Using the New Year to Get, Keep, and Reclaim Clients


How do you make sure that your old clients remember you? Maybe you have some clients that you discussed potential projects with and then they sent the work elsewhere, or a client you worked with and never heard from again.

Early in my freelancing career I used to get frustrated because I had all these people on my contact list that I wanted to ask if they had work for me, but I couldn’t figure out how to approach them without sounding like I was spamming them, or I was desperate for work. Then it was December, and I was sitting there sending new year greetings to all my friends when *ping*, the light bulb went on! I could send all these people a new year greeting!! It’s the polite thing to do, right? And everyone is sending new year greetings to everyone else, so it won’t be construed as spamming.

So I sat down and wrote several message templates, one for current clients, one for old clients, and one for potential clients that I never really got a chance to work with. Guess what happened? Each and every one of these people sent back a new year greeting, AND all but one of them actually sent me work in the new year! I am still working with some of them to this day, and every end of year I do the same thing, I send a new year greeting to all my present, past, and potential clients, and it always works well in my favor.

Here are some pointers to help you make this work for you:

  • Keep a contact list of all your clients and anyone you talk to that is a potential client. I have found that Excel works well for me because then I can make notes about each person and their business and what we discussed.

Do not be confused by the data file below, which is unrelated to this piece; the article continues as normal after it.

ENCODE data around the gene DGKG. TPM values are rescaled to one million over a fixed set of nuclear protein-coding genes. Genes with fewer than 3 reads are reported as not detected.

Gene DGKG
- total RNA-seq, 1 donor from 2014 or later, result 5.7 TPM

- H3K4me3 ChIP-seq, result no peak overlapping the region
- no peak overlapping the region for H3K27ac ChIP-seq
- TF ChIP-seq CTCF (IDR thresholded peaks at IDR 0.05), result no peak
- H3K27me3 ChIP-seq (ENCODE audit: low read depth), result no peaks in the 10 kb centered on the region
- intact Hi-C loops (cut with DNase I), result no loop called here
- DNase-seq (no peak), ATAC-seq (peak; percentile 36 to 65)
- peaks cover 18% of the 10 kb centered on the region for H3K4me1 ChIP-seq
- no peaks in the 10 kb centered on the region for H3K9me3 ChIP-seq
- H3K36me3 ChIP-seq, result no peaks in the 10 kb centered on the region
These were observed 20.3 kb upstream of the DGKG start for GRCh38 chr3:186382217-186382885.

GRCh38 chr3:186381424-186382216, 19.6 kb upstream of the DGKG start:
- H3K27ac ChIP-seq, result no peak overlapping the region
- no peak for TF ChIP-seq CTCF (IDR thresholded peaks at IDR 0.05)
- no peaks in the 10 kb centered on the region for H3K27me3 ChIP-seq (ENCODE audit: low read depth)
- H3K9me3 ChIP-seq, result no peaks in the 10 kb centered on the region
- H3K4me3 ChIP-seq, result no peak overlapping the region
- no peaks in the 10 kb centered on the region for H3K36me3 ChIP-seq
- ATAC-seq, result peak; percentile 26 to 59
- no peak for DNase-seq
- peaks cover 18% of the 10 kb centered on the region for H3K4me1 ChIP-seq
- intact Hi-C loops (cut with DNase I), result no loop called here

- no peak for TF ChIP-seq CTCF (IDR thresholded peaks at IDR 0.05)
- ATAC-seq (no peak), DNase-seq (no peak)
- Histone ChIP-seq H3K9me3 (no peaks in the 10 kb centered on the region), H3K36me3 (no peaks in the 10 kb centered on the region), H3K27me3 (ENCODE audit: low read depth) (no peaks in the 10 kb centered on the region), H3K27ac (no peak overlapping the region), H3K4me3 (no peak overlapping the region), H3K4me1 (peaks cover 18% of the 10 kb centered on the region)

• Make your new year greeting brief and to the point, and formal but cordial. Make it professional but make sure you come across as friendly. Avoid loud and flashy animations and colors, as these can be off-putting to people. Remember the goal of this email is to re-initiate contact with a potential client and you want to be remembered as a professional.
  • Mention, again briefly, who you are. This is especially true for an old client or a potential client. You could say something like:

    Hi, my name is Peter Smith. we spoke briefly earlier this year about your company’s needs for photography services. I hope that you have had a good year, and that your magazine launched successfully, and would like to wish you success and best wishes in the coming year for you and your business….”

    In just a few words you have mentioned who you are and shown interest in their business, which is always a selling point. Remember you want to be brief but memorable.

  • End the email with a mention that your services remain available. Make sure that you let present clients know that it’s been a pleasure to work with them, and old clients that you look forward to working with them again, and for potential clients that your services remain available and you would welcome the opportunity to work with them. The idea is to plant the seed and to remind them that you exist.
  • Make sure that you have your contact information at the end of this email and if you have a website, add your link in there too.

I thought of giving you a template to work with, but then I think you need to make it with your own voice and communication style, so that it comes across as being authentic. If you keep the pointers above in mind, you may find yourself with some new clients for the new year.

Here’s to your prosperity and productivity in your freelancing in 2008!

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